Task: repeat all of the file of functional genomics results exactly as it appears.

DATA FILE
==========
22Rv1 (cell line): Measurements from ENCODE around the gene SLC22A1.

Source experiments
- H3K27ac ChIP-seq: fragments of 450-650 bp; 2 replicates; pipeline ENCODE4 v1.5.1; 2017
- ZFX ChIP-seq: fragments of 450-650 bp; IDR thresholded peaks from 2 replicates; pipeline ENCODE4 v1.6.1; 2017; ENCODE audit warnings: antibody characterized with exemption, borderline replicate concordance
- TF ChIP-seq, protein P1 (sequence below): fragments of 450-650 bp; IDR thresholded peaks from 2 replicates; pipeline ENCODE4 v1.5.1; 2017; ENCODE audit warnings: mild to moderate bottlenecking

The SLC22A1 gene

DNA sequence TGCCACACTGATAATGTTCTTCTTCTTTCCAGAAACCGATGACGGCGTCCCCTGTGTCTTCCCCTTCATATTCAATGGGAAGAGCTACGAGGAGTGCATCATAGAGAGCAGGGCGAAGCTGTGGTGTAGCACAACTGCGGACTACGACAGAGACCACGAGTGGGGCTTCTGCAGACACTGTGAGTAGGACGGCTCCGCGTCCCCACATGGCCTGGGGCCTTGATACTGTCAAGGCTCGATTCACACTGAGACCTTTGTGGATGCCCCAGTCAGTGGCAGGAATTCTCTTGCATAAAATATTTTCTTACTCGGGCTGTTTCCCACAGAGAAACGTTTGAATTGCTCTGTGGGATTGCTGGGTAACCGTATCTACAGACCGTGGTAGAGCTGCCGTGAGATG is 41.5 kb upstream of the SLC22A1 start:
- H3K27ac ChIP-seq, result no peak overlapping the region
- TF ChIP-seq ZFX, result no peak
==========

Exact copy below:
22Rv1 (cell line): Measurements from ENCODE around the gene SLC22A1.

Source experiments
- H3K27ac ChIP-seq: fragments of 450-650 bp; 2 replicates; pipeline ENCODE4 v1.5.1; 2017
- ZFX ChIP-seq: fragments of 450-650 bp; IDR thresholded peaks from 2 replicates; pipeline ENCODE4 v1.6.1; 2017; ENCODE audit warnings: antibody characterized with exemption, borderline replicate concordance
- TF ChIP-seq, protein P1 (sequence below): fragments of 450-650 bp; IDR thresholded peaks from 2 replicates; pipeline ENCODE4 v1.5.1; 2017; ENCODE audit warnings: mild to moderate bottlenecking

The SLC22A1 gene

DNA sequence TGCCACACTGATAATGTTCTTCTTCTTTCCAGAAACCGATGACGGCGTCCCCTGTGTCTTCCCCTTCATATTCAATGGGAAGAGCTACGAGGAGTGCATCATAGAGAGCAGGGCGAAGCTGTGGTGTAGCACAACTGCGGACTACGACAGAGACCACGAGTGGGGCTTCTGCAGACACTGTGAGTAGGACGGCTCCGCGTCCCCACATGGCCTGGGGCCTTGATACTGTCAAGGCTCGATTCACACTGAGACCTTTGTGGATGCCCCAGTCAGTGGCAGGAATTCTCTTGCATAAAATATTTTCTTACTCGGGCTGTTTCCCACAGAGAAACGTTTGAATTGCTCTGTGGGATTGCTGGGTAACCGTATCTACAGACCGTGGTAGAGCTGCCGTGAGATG is 41.5 kb upstream of the SLC22A1 start:
- H3K27ac ChIP-seq, result no peak overlapping the region
- TF ChIP-seq ZFX, result no peak